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Van Morrison Concert in Palace of Jewels: Less Than Dazzling

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Van Morrison in Concert
United Palace Theater
New York City
March 15, 2008





The air was cool and the streets were filled with middle-aged transplanted white folks from the suburbs, all making there way to the upper reaches of Manhattan island—175th Street and Broadway, to be precise—the area known as Washington Heights. The occasion for this excursion was a much anticipated and somewhat rare performance by the iconoclastic singer/songwriter Van Morrison at the magnificent United Palace theater.

The real story of this evening of entertainment was the venue itself, originally built in 1930 as one of three Loews Wonder Theaters designed specifically for vaudeville and theatrical acts. The AIA guide describes its design as "Cambodian Neo-Classical," and New York Times writer David Dunlap calls it an "Oriental palace of Jewels." This 3600-seat landmark edifice was the inspiration of famed theater architect Thomas Lamb, whose architectural credits include the original Madison Square Garden on 26th Street and Madison Avenue as well as the famous Ziegfeld theater on 54th and Sixth Avenue. The Palace, as it should be rightfully called, was restored to its original, magnificently excessive opulence in 1969 by the current owners—and what an eyeful to behold. The acoustics, moreover, were exceptionally good all the way to the balcony, where the ornamentation included everything from the Bodhisattva to Joan of Arc.

It was Van Morrison who seemed to come up short of expectations.

The seasoned crowd had come to honor and enjoy the veteran Irish crooner and partake in a little nostalgia but unfortunately were likely disappointed. Garbed in a gray double- breasted suit and with his now trademark fedora and dark glasses, the man they call Van was joined by a 12-piece orchestra that included a drummer, a percussionist, two guitarists, a violinist, an electric bassist, a Hammond organist, a keyboard player, and two back-up singers—one who doubled on trumpet and the other a pedal steel player tripling on dobro and guitar.

Throughout the evening Morrison sang and played saxophone, ukulele and some harmonica. His voice was in fine form and his backing musicians were all accomplished but never allowed to stray from the precise program. The leader's penchant for control was apparent in the relative absence of spontaneity from these capable but harnessed musicians. He never introduced any of them to the audience, plowing through one song after another in a way that left one feeling he had better things to do later on that evening. His apparent control problem manifested itself even in an unbending insistence on starting the show at the precisely appointed time of 7:30 pm. The near impossible task of all 3600 patrons finding parking spaces in this vehicle-unfriendly location and then making opening curtain meant that many in the audience were finding their way to their seats through much of the first half of the show, to the distraction of those of us who were already seated.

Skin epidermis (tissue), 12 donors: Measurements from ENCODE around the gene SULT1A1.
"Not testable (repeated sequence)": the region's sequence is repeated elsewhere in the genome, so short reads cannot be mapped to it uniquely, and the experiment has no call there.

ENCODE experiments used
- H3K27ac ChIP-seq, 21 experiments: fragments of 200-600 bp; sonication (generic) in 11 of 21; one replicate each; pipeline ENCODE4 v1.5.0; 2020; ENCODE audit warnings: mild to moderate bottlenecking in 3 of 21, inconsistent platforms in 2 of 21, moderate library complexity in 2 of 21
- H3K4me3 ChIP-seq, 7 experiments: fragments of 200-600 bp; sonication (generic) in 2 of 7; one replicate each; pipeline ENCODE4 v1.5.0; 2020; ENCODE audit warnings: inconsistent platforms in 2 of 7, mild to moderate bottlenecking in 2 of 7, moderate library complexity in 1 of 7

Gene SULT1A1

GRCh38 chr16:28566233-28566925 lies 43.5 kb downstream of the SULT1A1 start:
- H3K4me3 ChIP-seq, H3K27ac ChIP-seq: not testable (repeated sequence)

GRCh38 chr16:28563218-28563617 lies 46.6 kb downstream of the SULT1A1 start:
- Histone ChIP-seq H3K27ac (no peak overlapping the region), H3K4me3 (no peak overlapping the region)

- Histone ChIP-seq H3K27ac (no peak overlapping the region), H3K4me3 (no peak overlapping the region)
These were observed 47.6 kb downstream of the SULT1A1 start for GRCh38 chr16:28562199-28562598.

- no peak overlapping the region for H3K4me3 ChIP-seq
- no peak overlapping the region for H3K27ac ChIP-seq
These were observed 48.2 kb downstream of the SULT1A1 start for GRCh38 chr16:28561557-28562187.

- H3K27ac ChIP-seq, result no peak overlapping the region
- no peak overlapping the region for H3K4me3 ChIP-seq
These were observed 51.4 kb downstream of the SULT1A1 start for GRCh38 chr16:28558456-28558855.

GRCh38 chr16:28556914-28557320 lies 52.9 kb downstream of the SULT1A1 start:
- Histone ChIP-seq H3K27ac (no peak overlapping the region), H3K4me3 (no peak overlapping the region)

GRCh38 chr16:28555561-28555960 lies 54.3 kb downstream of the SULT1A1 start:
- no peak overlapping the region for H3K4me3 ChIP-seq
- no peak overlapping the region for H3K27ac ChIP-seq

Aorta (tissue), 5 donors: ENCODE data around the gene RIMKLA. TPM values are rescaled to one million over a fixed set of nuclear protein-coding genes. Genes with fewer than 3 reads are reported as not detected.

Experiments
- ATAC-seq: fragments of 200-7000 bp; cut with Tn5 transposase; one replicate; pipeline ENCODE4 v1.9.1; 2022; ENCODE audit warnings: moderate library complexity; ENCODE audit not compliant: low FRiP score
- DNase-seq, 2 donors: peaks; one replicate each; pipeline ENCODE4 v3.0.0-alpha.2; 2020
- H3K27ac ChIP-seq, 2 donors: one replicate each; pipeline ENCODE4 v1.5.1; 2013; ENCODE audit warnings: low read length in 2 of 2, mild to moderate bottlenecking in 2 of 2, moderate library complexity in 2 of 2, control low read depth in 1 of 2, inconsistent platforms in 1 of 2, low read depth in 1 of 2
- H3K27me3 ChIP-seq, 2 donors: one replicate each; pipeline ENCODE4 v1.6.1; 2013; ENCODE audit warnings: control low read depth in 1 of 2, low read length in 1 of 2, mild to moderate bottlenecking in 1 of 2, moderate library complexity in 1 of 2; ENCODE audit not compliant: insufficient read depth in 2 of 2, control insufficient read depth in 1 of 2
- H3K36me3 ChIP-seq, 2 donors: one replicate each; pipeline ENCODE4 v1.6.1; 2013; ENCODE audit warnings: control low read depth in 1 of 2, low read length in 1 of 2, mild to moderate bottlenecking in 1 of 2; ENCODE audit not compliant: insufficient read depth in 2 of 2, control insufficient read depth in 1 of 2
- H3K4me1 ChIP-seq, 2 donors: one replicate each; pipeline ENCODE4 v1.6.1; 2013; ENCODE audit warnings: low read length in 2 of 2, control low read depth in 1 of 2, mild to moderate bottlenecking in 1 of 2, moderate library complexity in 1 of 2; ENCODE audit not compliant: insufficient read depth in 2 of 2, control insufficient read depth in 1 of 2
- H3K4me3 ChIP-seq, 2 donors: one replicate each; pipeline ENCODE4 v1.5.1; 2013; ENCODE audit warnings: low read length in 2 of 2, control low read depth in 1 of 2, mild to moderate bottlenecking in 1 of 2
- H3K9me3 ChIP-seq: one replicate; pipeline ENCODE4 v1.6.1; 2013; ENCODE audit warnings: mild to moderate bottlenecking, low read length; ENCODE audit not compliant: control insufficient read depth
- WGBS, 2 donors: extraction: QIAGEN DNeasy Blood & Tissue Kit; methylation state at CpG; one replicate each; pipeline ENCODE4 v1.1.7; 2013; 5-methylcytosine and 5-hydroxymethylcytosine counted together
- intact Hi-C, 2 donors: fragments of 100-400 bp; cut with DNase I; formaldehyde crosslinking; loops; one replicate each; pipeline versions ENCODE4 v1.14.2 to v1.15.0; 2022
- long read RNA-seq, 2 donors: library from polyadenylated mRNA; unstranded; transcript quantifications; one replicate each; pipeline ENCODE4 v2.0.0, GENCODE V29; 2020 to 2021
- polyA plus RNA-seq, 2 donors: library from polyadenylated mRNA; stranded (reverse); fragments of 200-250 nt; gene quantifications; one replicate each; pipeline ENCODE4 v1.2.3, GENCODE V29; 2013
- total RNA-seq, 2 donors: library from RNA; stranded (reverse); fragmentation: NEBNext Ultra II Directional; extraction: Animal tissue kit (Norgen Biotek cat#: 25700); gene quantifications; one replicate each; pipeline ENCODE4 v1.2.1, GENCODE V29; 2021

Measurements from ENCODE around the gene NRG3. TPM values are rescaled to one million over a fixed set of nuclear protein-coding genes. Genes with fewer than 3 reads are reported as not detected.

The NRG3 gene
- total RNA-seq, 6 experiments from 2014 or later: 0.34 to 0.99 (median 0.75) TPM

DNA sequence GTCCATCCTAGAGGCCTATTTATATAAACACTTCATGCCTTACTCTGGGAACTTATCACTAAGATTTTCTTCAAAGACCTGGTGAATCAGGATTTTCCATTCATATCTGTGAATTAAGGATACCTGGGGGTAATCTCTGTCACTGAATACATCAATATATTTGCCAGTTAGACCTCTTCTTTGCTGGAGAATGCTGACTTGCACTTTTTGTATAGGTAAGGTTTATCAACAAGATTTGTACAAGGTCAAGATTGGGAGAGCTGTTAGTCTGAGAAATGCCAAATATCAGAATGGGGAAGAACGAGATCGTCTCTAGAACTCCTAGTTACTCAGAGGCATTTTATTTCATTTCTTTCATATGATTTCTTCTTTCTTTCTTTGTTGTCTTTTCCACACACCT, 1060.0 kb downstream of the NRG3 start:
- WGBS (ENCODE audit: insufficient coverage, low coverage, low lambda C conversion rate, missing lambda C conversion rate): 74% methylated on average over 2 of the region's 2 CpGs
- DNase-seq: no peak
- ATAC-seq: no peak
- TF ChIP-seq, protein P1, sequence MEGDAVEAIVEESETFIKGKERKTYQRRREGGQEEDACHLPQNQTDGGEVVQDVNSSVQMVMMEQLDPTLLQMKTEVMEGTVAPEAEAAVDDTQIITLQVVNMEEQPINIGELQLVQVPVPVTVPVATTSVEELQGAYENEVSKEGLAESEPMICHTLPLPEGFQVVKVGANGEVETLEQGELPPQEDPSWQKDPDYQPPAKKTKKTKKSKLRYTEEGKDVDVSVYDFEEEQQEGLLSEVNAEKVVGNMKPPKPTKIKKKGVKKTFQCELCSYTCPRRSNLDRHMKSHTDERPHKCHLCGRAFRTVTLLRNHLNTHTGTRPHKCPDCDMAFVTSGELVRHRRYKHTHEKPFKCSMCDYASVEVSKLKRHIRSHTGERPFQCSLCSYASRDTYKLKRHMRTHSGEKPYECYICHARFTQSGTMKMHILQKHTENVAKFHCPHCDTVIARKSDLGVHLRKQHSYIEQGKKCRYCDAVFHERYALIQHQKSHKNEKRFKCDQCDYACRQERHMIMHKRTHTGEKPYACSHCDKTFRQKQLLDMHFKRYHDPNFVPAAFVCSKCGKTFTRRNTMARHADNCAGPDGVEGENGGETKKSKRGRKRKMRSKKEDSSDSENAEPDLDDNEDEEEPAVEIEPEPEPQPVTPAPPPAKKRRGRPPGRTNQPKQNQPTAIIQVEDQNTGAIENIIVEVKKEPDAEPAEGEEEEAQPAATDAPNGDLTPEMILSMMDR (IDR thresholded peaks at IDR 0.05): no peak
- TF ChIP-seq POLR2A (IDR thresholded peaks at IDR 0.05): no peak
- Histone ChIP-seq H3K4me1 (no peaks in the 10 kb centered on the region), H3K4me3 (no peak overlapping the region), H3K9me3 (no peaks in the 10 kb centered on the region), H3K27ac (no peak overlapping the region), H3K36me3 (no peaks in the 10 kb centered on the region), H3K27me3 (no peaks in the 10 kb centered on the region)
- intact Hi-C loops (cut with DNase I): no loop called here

When all is said and done we came to hear the man sing and inspire us with jazz-influenced, soulful renderings of his memorable songs. The music he did play was apparently from his upcoming new release Keep it Simple and leaned heavily on traditions that spanned country, blues, Dixieland, rock and roll, gospel, Celtic and a touch of jazz.

Even though an artist is always changing and should not be expected to remain frozen in time rehashing old gems just for old times' sake, an audience deserves some acknowledgment from the artists they have loyally supported over the years. With musicians it usually comes in the form of playing some classics for those who have a special connection with the artist and a particular song. As a long-time fan with several albums I was unable to identify any of the music that he did perform with the exception of his finale, which included a quick-tempo version of his famous "Gloria."

In speaking with some of the patrons afterwards, it became clear that I was not the only one unfamiliar with the music he played. In fact, most people I talked to found the performance less than thrilling if not a downright disappointment. This is not to say he didn't sing masterfully, which he did, but there was something severely lacking on this evening. In fact, the lack of spontaneity and disconnect with his fans bordered on indifference. It seemed that in an effort to "Keep it Simple" Morrison had gone to the extreme of keeping it uninspired. The crowd came to hear the man they had grown up with, and while they got a journeyman's performance, they ended up giving more than they got. With ticket prices going for double face value, the whole experience left a number of formerly supportive fans feeling totally taken.


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